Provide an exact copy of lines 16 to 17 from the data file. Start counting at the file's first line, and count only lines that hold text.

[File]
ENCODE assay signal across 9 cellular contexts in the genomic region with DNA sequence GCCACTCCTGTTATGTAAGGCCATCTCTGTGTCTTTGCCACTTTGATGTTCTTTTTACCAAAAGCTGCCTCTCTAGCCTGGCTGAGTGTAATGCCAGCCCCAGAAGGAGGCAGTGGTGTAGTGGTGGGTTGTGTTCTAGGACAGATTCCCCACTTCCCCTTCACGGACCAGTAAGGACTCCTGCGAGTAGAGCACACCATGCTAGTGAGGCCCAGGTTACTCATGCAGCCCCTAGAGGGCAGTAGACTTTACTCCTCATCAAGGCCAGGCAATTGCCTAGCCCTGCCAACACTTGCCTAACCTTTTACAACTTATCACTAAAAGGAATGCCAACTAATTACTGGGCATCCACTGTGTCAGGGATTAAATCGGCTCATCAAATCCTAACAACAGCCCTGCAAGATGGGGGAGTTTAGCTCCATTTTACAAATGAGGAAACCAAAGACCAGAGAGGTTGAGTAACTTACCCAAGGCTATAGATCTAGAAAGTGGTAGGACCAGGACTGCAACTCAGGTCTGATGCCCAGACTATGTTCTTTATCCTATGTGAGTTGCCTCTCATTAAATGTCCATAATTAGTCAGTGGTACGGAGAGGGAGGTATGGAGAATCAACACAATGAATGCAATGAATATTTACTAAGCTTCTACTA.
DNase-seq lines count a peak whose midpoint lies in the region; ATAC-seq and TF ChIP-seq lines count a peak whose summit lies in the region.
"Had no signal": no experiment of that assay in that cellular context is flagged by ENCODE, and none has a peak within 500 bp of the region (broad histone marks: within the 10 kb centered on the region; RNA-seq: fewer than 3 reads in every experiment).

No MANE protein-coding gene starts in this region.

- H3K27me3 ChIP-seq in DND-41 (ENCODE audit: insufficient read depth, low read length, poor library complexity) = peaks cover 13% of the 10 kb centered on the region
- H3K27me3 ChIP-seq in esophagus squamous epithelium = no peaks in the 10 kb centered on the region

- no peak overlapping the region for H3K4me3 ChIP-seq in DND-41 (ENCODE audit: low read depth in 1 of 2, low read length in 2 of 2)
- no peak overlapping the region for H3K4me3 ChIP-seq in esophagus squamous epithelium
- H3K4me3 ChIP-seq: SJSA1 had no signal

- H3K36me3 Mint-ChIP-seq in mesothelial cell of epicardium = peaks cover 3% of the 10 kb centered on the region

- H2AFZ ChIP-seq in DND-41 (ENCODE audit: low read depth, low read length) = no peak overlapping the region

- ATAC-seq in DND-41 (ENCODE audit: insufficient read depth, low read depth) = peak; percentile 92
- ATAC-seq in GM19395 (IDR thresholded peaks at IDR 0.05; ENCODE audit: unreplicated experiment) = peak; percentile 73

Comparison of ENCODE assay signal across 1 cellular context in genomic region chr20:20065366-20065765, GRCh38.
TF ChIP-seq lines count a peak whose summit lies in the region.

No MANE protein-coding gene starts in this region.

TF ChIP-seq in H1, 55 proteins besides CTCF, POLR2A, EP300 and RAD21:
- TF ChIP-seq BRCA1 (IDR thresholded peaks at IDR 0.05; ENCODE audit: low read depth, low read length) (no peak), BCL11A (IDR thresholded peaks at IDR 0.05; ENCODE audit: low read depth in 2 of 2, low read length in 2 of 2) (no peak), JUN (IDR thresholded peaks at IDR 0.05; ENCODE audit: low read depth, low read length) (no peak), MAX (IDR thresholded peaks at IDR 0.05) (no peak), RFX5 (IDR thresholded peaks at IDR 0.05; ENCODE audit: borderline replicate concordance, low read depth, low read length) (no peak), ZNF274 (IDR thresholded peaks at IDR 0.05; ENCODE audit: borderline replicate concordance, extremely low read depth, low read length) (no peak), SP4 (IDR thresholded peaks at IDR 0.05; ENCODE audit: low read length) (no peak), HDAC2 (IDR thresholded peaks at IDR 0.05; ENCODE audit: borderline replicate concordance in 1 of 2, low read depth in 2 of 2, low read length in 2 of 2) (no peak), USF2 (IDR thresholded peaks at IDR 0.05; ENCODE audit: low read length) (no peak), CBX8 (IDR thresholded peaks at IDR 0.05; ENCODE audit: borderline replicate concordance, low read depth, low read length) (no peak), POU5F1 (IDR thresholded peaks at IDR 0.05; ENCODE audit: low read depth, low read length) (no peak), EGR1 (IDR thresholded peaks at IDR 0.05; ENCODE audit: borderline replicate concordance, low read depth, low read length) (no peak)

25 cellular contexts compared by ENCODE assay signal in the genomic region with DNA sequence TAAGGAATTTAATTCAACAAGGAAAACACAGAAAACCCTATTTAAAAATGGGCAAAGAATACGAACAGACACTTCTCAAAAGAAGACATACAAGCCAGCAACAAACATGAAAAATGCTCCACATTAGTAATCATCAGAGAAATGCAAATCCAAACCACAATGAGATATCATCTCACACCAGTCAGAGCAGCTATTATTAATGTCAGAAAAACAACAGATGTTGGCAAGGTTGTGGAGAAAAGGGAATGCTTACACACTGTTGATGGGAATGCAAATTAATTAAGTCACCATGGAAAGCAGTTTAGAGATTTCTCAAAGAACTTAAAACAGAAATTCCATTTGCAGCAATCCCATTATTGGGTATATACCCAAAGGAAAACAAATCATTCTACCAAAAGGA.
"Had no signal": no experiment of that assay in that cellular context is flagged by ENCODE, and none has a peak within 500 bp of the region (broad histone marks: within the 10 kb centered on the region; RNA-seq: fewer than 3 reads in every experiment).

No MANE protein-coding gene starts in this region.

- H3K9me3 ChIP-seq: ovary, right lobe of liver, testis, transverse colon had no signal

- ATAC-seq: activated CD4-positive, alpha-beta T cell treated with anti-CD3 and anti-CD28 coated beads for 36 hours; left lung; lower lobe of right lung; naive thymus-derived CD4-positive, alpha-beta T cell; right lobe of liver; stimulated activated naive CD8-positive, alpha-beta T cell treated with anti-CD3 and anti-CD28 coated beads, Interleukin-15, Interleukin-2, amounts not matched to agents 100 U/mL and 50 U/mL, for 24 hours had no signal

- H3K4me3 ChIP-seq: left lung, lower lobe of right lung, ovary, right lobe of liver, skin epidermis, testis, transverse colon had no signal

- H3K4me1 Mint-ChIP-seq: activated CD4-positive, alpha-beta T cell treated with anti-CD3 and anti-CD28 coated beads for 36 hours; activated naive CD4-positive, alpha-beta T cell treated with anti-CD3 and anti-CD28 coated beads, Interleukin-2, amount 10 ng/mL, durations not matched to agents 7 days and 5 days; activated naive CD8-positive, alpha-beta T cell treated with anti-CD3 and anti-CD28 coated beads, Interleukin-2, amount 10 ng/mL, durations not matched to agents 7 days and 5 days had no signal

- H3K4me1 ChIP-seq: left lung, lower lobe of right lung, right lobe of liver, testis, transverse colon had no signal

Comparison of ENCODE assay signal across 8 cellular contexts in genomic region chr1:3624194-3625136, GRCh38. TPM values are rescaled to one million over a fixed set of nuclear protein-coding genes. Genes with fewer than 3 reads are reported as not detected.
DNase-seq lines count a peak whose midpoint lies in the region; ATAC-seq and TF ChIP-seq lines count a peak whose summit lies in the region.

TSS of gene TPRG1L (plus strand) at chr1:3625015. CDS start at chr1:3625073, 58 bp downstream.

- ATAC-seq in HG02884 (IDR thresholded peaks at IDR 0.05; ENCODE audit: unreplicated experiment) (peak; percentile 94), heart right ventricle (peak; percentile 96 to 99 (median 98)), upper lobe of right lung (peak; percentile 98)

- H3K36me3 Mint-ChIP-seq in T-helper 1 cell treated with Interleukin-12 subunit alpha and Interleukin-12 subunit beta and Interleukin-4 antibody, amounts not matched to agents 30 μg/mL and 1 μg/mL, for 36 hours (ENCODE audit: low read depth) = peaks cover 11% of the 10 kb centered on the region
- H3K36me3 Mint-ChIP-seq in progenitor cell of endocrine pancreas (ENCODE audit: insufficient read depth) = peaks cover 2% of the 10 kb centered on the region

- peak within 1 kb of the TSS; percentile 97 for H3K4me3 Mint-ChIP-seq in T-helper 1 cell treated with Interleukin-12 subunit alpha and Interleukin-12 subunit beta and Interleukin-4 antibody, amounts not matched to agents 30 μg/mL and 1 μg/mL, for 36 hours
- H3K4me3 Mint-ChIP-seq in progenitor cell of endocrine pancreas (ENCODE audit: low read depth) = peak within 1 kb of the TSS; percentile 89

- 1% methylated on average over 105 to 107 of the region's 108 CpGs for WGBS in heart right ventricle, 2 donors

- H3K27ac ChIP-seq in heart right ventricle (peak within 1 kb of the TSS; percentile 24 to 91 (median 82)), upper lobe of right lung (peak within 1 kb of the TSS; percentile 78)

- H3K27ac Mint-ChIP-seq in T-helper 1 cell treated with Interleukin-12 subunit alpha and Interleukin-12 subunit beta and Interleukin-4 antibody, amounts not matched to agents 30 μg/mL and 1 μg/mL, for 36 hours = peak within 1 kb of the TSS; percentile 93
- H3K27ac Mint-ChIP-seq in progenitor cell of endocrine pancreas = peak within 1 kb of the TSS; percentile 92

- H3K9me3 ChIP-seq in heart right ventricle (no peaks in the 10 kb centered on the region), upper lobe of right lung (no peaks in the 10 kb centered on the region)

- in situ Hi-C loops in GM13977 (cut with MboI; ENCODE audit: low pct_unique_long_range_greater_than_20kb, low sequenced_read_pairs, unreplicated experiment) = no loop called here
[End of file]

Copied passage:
No MANE protein-coding gene starts in this region.

TF ChIP-seq in H1, 55 proteins besides CTCF, POLR2A, EP300 and RAD21: